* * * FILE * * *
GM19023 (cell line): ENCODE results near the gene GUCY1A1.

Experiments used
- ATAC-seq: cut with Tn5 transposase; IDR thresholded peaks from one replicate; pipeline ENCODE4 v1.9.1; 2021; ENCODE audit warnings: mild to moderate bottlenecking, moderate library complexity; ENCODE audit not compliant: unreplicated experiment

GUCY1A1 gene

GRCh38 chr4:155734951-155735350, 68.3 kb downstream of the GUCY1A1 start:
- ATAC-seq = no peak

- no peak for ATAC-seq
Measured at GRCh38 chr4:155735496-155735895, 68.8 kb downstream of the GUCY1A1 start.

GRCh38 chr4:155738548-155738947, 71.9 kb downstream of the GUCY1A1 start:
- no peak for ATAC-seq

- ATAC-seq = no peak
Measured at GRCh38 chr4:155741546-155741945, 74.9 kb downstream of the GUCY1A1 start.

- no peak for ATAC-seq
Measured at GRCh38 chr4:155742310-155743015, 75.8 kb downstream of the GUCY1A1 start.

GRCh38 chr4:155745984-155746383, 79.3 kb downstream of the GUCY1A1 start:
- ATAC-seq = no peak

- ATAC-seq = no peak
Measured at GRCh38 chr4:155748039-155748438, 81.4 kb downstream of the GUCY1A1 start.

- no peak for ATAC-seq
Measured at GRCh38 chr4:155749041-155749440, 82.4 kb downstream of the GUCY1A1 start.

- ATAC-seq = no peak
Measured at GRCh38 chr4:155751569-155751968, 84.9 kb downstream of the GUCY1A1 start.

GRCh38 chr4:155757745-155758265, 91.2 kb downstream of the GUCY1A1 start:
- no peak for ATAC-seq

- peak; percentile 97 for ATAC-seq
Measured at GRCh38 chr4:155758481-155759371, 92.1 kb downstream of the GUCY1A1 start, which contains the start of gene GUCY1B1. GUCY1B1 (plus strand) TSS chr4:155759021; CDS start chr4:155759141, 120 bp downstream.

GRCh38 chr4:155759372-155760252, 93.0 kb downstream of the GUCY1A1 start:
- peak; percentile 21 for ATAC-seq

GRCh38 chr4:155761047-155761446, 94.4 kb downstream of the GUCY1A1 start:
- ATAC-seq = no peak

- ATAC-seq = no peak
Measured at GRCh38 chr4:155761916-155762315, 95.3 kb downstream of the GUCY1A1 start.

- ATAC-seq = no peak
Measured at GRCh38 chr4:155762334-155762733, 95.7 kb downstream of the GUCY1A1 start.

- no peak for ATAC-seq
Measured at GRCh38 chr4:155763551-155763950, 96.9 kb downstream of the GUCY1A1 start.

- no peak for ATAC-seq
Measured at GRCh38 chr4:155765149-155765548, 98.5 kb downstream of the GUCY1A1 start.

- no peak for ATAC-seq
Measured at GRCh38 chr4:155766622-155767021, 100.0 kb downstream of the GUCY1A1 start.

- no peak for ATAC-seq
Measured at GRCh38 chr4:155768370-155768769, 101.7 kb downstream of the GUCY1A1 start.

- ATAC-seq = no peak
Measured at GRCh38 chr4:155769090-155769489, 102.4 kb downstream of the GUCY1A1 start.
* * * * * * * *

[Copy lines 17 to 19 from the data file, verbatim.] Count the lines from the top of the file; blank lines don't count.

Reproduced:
- ATAC-seq = no peak
Measured at GRCh38 chr4:155748039-155748438, 81.4 kb downstream of the GUCY1A1 start.

- no peak for ATAC-seq